The impressions or scans are sent to a dental lab where the crown will be manufactured. The crown is usually returned to your dentist's office in two to three weeks. If the crown is made of porcelain, your dentist will also select the shade that most closely matches the color of the neighboring teeth. During this first office visit your dentist will make a temporary crown to cover and protect the prepared tooth while the crown is being made. Temporary crowns usually are made of acrylic and are held in place using a temporary cement.

Second visit: Receiving the permanent dental crown

At the second visit, your dentist will remove the temporary crown and check the fit and color of the permanent crown. If everything is acceptable, a local anesthetic will be used to numb the tooth and the new crown is permanently cemented in place.

What is a Dental Bridge?

A dental bridge is a fixed dental prosthesis used to replace one or several missing teeth by permanently joining an artificial tooth to adjacent teeth or dental implants. A bridge is made up of two or more crowns for the teeth on either side of the gap -- these two or more anchoring teeth are called abutment teeth -- and a false tooth/teeth in between. These false teeth are called pontics and can be made from gold, alloys, porcelain, or a combination of these materials. Dental bridges are supported by natural teeth or implants.

Types of Dental Bridges:

  • Traditional bridges involve creating a crown for the tooth or implant on either side of the missing tooth, with a pontic in between.
  • Cantilever bridges are used when there are adjacent teeth on only one side of the missing tooth or teeth. This is not very common any more and is not recommended in the back of the mouth where it can put too much force on other teeth and damage them.
  • Maryland bonded bridges (also called a resin-bonded bridge or a Maryland bridge) are made of porcelain, porcelain fused to metal, or plastic teeth and gums supported by a metal or porcelain framework.

Steps Involved For The Dental Bridge Treatment

The process of a dental Bridge is the same as for a Crown except that for bridges there are more than one tooth involved in the process. And the overall summarize process its as follow:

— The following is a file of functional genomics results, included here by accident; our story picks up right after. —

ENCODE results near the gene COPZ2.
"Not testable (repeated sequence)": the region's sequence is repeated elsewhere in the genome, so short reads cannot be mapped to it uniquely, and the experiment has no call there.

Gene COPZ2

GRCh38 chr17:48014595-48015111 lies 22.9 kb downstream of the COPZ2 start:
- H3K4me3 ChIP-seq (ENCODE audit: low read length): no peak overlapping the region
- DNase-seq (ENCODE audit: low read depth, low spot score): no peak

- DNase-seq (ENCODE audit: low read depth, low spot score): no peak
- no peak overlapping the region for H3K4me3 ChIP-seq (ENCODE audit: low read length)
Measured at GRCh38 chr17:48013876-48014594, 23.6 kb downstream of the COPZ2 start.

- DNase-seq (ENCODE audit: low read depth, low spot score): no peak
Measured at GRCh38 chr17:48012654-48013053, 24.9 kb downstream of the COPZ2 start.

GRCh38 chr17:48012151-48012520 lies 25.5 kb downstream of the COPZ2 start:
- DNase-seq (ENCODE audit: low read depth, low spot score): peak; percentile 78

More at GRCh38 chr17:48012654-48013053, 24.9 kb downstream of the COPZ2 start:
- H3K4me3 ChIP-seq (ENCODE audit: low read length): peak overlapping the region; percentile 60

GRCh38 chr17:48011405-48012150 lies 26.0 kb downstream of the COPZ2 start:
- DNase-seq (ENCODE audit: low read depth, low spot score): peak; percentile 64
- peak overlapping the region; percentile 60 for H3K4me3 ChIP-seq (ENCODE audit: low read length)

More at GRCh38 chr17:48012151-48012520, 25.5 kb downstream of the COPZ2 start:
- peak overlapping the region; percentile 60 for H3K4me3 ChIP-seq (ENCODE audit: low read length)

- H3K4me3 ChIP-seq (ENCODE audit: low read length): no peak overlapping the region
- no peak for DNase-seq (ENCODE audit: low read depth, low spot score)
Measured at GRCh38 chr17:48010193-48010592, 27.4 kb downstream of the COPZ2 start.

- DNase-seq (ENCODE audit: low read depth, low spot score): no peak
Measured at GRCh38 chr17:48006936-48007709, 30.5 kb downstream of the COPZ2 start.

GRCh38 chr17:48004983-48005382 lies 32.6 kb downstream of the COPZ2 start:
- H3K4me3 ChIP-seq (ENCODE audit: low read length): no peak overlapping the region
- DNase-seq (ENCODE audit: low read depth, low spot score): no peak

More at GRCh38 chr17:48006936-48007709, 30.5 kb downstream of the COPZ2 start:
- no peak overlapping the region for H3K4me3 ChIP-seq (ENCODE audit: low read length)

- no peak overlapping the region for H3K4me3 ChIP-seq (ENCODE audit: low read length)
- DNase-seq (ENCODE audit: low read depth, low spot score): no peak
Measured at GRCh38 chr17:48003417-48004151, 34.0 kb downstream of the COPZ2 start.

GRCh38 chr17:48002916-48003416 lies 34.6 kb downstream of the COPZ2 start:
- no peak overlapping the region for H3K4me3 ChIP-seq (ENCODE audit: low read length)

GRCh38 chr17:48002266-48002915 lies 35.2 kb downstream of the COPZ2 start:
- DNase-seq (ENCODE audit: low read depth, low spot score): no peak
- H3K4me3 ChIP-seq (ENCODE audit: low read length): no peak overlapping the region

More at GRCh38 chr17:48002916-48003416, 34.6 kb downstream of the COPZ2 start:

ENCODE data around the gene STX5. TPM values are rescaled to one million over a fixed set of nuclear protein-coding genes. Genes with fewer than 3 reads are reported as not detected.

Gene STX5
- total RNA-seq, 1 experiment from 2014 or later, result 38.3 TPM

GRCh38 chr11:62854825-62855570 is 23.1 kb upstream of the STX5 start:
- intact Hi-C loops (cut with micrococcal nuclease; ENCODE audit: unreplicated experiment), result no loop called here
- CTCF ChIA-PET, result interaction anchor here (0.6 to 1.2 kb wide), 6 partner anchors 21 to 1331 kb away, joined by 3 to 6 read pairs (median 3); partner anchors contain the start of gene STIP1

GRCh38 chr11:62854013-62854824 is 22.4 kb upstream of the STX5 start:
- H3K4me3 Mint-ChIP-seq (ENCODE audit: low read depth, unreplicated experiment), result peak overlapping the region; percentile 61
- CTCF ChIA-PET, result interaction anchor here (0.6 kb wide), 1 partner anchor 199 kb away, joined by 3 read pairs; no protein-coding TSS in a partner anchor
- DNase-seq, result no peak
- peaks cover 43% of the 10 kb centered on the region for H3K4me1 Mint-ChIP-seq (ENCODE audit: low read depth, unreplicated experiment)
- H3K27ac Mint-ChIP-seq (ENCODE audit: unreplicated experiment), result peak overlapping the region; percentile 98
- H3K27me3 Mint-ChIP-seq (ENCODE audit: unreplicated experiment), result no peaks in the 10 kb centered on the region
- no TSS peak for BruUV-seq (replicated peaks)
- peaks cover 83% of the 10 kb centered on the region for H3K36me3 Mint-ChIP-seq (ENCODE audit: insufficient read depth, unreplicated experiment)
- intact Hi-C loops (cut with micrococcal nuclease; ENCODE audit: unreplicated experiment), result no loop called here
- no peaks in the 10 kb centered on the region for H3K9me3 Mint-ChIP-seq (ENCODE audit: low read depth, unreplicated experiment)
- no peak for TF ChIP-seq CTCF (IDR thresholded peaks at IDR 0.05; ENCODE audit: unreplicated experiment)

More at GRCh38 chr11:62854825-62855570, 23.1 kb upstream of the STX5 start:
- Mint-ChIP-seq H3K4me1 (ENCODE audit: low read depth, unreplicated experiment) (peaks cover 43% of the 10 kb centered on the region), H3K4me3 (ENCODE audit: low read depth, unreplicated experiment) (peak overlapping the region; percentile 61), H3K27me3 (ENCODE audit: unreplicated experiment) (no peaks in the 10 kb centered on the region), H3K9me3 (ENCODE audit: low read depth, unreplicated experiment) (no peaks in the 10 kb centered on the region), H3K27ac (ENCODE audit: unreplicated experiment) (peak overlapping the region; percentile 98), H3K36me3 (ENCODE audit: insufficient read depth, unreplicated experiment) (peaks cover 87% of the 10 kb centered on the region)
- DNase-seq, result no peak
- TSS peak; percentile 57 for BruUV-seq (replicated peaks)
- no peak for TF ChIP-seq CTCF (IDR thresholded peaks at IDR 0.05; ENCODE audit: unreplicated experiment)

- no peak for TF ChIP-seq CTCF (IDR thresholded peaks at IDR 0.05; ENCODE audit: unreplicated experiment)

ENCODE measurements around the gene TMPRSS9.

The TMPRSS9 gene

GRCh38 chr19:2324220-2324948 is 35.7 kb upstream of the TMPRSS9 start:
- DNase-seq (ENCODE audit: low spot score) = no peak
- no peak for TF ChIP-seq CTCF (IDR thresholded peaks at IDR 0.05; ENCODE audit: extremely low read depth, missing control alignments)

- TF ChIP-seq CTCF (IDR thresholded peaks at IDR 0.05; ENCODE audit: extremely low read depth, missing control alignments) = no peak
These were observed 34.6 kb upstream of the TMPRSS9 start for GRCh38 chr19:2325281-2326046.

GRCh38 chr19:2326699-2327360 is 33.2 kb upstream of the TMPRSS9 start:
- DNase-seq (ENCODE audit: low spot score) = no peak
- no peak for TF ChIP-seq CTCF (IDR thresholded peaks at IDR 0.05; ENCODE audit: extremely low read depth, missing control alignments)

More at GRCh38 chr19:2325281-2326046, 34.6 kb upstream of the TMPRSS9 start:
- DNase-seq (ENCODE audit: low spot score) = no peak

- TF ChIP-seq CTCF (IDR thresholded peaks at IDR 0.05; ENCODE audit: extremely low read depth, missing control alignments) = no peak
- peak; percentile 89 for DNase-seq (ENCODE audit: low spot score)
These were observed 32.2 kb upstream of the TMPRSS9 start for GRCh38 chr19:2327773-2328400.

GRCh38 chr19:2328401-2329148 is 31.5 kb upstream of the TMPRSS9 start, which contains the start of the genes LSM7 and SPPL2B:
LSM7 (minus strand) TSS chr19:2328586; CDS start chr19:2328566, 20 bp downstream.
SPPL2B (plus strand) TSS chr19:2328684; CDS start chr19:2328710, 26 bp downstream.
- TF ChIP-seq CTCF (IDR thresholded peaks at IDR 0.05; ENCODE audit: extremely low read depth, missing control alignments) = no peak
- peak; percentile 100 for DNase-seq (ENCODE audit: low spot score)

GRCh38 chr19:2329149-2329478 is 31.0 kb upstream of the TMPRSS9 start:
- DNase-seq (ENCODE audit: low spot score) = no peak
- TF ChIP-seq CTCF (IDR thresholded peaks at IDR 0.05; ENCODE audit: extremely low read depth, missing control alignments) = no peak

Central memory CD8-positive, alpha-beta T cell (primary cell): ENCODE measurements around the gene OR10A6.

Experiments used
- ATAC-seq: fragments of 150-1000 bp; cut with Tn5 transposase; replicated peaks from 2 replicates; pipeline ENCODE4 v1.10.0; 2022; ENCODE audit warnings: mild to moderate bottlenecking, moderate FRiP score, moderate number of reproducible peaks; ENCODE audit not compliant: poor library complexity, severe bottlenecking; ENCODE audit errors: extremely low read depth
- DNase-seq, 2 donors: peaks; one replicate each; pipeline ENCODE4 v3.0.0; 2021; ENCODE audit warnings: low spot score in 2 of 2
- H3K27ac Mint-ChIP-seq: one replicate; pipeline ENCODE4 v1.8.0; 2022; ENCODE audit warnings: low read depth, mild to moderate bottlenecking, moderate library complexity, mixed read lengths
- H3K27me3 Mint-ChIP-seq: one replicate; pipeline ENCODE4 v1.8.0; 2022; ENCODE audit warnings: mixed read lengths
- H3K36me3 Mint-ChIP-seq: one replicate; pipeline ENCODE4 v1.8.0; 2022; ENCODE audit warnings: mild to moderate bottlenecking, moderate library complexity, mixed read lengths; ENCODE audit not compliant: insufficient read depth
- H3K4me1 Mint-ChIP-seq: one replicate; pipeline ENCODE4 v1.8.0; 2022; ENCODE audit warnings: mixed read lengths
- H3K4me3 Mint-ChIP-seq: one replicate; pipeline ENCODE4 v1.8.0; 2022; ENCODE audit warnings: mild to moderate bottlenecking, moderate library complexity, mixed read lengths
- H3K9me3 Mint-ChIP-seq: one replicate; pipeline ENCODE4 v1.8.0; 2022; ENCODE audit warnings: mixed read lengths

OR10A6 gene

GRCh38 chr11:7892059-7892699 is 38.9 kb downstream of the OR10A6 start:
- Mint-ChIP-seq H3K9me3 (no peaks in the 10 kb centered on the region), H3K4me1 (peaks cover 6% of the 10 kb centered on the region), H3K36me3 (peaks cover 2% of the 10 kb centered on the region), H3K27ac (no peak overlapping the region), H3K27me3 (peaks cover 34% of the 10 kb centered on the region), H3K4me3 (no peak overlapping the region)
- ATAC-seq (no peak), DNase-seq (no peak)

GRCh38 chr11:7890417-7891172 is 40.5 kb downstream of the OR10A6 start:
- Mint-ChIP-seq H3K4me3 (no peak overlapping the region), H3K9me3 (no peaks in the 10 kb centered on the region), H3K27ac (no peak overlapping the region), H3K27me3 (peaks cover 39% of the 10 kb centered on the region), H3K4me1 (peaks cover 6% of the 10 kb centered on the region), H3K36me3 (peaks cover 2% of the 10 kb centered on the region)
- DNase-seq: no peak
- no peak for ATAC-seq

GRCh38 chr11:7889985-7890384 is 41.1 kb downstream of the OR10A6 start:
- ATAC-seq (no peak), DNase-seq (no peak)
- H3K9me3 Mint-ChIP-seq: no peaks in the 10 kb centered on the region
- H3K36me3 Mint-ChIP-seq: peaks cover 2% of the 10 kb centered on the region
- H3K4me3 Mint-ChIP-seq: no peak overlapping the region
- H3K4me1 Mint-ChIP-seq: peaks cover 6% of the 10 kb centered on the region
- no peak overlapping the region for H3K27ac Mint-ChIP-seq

During the first visit for getting a dental bridge, the abutment teeth are prepared. Preparation involves recontouring these teeth by removing a portion of enamel to allow room for a crown to be placed over them. Next, impressions of the teeth are made, which serve as a model from which the bridge, pontic, and crowns will be made by a dental lab. Your dentist will make a temporary bridge to wear to protect the exposed teeth and gums while the bridge is being made.

During the second visit, your temporary bridge will be removed and the new porcelain or metal bridge will be checked and adjusted, as necessary, to achieve a proper fit. Multiple visits may be required to check the fit of the metal framework and bite. This is dependent on each individual's case. If the dental bridge is a fixed bridge, your dentist may temporarily cement it in place for a couple of weeks to make sure it is fitting properly. After a couple weeks, the bridge is cemented into place.

What To Expect From A Dental Crown & Bridge

Preparing a tooth for a crown usually requires two visits to the dentist -- the first step involves examining and preparing the tooth, the second visit involves placement of the permanent crown.

Oral Care Tips For Bridges & Crowns

While crowns and bridges can last a lifetime, they do sometimes come loose or fall out. The most important step you can take to ensure the longevity of your crown is to practice good oral hygiene.

  • Keep your gums and teeth healthy by brushing with fluoride toothpaste twice a day and flossing daily.
  • See your dentist or hygienist regularly for checkups and professional cleanings.
  • To prevent damage to your new crown or bridge, avoid chewing hard foods, ice or other hard objects.